Mars sample return orbiter
ESA issued a call for proposals July 23 for the Earth Return Orbiter, which will return Mars samples collected by two other NASA missions back to Earth. Credit: ESA/ATG Medialab

WASHINGTON — While neither NASA nor the European Space Agency has yet to give formal approval, or funding, for missions to return samples from Mars, both agencies are taking steps to refine plans for what those missions will be.

Those plans, discussed at a Mars science conference and working group meeting last week, would involve two launches in 2026 to send spacecraft to fetch samples collected by NASA’s Mars 2020 rover and return them to Earth in 2031.

NASA and ESA officials signed a statement of intent in April 2018 to study cooperation on a series, or “campaign,” of Mars sample return missions that follow a “lean” sample return architecture announced by NASA in August 2017. Under the proposed cooperation, NASA would provide a Mars lander mission, with a European-built rover, that would grab the samples collected by Mars 2020 and place them into a Mars ascent vehicle, a small rocket that would launch them into Mars orbit. An Earth return orbiter, built by ESA, would collect the sample container and return it to Earth.

That remains the overall plan, Jim Watzin, director of NASA’s Mars Exploration Program, said in a July 26 presentation at a meeting of the Mars Exploration Program Analysis Group (MEPAG) in Pasadena, California. “We want to pull this plan together and present it to the decision authorities for a decision by the end of the 2019 timeframe,” he said.

The plan as it currently exists, and as he presented at the MEPAG meeting, calls for two launches in 2026. The first, in the summer, would be the NASA lander, followed in the fall by the ESA orbiter. Both would take non-standard trajectories to get to Mars, with the orbiter getting there in about a year with the assistance of solar electric propulsion, while the lander would take two years to get to Mars.

While launch windows for Mars open for several weeks every 26 months, Watzin said not every opportunity is feasible for the pair of Mars sample return missions. “Propulsion demands are enormous,” he said. “There’s a couple opportunities where the energetics are manageable for a reasonable budget and reasonable technology. The rest of the opportunities require the invention of new things.”

If both missions launch in 2026, the lander will touch down near the Mars 2020 site in 2028 and send out a rover to collect samples. Most of those samples will be in tubes left behing on the ground by the Mars 2020 rover, but Watzin said there is the option for Mars 2020, if it is still functioning, to deliver some samples directly to the lander in the event something goes wrong with the fetch rover. “I think we’ve conquered one of the big worries, and we’ve put robustness into retrieval of the tubes,” he said.

The lander’s ascent vehicle will then place the sample container into orbit, where the orbiter collects it and places it into an Earth entry vehicle. The Mars orbiter then returns to Earth using electric propulsion, arriving in 2031. The entry vehicle will reenter and crash-land in a test range in Utah.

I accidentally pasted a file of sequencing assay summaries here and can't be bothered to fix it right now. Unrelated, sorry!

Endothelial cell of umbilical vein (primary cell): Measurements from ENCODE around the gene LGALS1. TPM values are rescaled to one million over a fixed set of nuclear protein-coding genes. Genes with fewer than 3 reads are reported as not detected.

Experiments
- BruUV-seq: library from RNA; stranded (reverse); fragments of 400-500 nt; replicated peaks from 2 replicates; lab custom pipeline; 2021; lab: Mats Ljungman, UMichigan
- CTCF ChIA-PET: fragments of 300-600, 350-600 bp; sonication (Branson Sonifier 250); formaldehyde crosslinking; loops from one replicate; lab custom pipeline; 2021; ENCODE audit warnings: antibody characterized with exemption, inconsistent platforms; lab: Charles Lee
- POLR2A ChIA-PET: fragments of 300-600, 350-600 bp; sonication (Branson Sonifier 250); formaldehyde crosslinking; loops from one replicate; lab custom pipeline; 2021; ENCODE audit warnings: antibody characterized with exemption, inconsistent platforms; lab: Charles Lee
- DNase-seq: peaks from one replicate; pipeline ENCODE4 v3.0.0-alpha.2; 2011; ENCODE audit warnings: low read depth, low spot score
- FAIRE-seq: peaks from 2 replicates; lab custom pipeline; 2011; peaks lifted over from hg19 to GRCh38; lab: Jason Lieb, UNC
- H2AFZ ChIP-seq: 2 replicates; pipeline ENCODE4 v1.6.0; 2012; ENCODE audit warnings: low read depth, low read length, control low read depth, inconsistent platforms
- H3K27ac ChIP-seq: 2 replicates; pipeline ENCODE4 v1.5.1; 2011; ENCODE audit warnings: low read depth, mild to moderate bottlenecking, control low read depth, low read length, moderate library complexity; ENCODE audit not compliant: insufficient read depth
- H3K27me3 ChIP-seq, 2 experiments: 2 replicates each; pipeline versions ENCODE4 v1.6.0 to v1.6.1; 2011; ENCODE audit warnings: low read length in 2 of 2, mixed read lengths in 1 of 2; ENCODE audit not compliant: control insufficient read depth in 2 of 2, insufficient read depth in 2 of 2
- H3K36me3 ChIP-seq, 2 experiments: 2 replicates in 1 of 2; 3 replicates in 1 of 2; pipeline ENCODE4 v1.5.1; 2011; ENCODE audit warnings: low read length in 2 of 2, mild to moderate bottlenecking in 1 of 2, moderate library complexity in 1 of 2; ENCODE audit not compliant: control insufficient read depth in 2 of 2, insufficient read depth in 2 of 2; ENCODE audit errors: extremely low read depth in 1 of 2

While the proposed campaign of missions has yet to win formal approval by NASA and ESA, both agencies are moving ahead. Watzin said NASA held an acquisition strategy meeting July 12 about the Mars sample return campaign. At the end of the meeting, agency leadership gave Watzin approval to move into budget development for NASA’s contributions to the mission and continue cooperation with ESA. “It was a very positive, very important milestone gate for us to get through,” he said.

ESA is also moving forward with its contributions. It released July 23 an “invitation to tender,” a form of request for proposals, to industry to build the orbiter, based on recently completed studies of the orbiter’s design. Watzin said ESA is going forward with the call for proposals even though ESA’s member states won’t decide whether to fund the program until the Space19+ ministerial meeting in late November.

“I’m really proud and impressed with how aggressively and seriously ESA is stepping up, trying to make this a reality,” he said. ‘Their intent is to use the time between now and when they hope to get approval from the ministerial to do that solicitation, do an evaluation of the proposals and be in a good posture to make a selection and release a contract shortly after approval to proceed.”

NASA’s plans will depend on funding in future budget requests. The fiscal year 2020 budget proposal sought $109 million for work on future Mars missions, principally sample return, building upon the $50 million requested in 2019. “We are in the process of preparing a description of the programmatic content we would like, and makes sense and is responsive, and the appropriate budgets that go with that, and work it into the budget process,” he said. He did not disclose how much he expected the overall Mars sample return campaign, or NASA’s contributions, would cost.

Jeff Foust writes about space policy, commercial space, and related topics for SpaceNews. He earned a Ph.D. in planetary sciences from the Massachusetts Institute of Technology and a bachelor’s degree with honors in geophysics and planetary science...